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by Barry Ronan
At the end of January 2014, I had the opportunity to speak at the American Hospital Association's Board Retreat in Miami, "Redefining the H." As AHA President and CEO Rich Umbdenstock explained, "that big H on those blue and white signs denoting 'Hospital' always carried the promise of help, hope and healing; the hospital of the future will continue to extend that promise but in new ways by improving quality while lowering cost."
Prior to my presentation, Rick said that the environment in which hospitals operate is extraordinarily challenging, but--by becoming proactive rather than reactive and keeping people healthy, by moving care out of the hospital and into the communities, by increasing the use of medical and information technologies, and by applying evidence-based practices to better manage all illnesses more effectively--hospitals will meet their commitment to their respective communities.
His opening was a great lead in for my presentation on our transition to value-based care delivery three and one-half years ago and the success that Western Maryland Health System achieved through the Total Patient Revenue demonstration project that is now the standard in Maryland healthcare delivery.
This past weekend we brought our son to a student acceptance day at a college he is considering attending.
As we participated in the numerous events of the day I was struck by the similarities between academia and healthcare, i.e., colleges and hospitals.
We began the day with hundreds of other students and parents listening to the opening presentation, where much focus was placed on sharing the history, mission, good works and values of the school. The pride of the president, admissions director and other organization leaders was clear. And each made note of how they instill these values in each student of this prestigious school.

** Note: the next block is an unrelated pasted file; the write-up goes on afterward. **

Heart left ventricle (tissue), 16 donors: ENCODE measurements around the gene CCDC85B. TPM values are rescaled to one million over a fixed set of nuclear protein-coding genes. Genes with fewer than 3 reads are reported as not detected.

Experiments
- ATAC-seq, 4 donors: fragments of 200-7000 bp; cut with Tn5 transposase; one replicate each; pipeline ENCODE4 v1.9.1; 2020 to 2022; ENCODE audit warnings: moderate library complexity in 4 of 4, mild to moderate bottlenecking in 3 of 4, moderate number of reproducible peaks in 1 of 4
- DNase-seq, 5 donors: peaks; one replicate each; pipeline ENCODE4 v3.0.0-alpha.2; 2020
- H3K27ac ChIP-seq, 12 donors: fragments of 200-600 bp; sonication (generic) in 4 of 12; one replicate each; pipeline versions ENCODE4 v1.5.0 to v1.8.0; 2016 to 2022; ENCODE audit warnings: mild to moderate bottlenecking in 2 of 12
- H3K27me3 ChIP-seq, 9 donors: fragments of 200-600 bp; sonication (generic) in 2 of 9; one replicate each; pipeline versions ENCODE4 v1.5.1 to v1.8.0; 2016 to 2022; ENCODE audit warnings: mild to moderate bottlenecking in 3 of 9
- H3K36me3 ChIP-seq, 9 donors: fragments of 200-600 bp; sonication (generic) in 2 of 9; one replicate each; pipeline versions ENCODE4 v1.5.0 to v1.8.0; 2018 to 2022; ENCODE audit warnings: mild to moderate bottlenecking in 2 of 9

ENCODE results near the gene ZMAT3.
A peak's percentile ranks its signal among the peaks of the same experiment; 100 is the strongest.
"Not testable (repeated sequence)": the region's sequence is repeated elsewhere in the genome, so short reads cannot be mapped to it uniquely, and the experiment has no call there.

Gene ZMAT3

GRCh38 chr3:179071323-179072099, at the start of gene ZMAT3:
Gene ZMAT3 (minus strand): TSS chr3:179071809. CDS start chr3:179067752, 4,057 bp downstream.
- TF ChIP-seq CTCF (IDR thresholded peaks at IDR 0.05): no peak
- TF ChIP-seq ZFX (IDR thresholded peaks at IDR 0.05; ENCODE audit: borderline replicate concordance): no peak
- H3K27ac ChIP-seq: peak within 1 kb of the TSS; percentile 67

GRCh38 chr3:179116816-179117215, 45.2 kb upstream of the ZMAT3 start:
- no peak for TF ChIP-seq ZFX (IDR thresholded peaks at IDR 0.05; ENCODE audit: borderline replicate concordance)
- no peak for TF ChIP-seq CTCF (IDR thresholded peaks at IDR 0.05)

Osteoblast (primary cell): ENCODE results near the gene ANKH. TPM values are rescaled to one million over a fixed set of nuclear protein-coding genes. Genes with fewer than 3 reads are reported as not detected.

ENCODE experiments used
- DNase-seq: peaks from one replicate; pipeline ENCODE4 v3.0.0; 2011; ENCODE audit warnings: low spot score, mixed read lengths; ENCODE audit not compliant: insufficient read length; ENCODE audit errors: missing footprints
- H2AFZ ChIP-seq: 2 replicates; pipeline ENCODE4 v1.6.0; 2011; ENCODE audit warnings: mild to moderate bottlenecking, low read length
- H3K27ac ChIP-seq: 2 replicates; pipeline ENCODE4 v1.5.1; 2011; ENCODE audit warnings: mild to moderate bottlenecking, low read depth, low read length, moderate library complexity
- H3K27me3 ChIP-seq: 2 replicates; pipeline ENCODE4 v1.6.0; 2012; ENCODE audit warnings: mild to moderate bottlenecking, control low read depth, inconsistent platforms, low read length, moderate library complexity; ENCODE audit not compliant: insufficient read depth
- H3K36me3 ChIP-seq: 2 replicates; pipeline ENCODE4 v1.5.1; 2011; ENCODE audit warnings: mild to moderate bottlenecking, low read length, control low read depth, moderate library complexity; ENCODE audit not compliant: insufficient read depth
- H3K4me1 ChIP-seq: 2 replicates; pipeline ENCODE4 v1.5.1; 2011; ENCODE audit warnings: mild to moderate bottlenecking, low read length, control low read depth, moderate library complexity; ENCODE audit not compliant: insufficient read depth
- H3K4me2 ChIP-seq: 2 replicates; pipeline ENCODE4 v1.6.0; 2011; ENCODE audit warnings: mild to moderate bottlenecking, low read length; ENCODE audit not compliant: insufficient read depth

Patient experience is among the top three hospital priorities today. Caregiver engagement is one of the most essential strategies for improving the patient experience. Within caregivers, volunteers represent a large population we should not forget, but rather leverage to deliver better experiences.
Next week (April 6-12), the United States celebrates National Volunteer Week's 40th anniversary. Since the 1980s, most evidence-based studies on healthcare volunteers focused on the financial and productivity implications to healthcare organizations.
Specifically, two recent studies link healthcare volunteerism to organizational performance, patient satisfaction, and the overall experience of patients and their families. In honor of the generous contribution and dedication that volunteers bring to healthcare, I'd like to shine a light on the "human touch" that volunteers offer patients and families.
By now you have probably read about my saga.
Part of settling mom into her new residence was arranging for her first visit with a new primary care physician. Here is a little bit about how it went: The physician looked over her records before coming into the room. At 92, mom has a litany of ailments and medications, but using a walker has been her only compromise in recent years. When the physician entered, he quickly dispensed with the clinical aspects of her care.
If you are a C-suite executive in healthcare, how confident are you that there are no fraud and abuse issues related to your employees, vendors and supply chain transactions? It is typical for a medium-sized hospital to have 4,000 vendors and hundreds of thousands of transactions over the course of a year.
How do we traditionally monitor the validity of our vendors, the integrity of our employees and the accuracy of our transactions?
Normally we accomplish this through a one-time vendor verification that may only require they fill out a W-9 and perhaps check their certificate of good standing. Then there's the normal check and balance of authorizations along with monitoring by an internal audit department, culminating with an annual external audit for the purposes of verifying the accuracy of tax filings and other required governmental reports.
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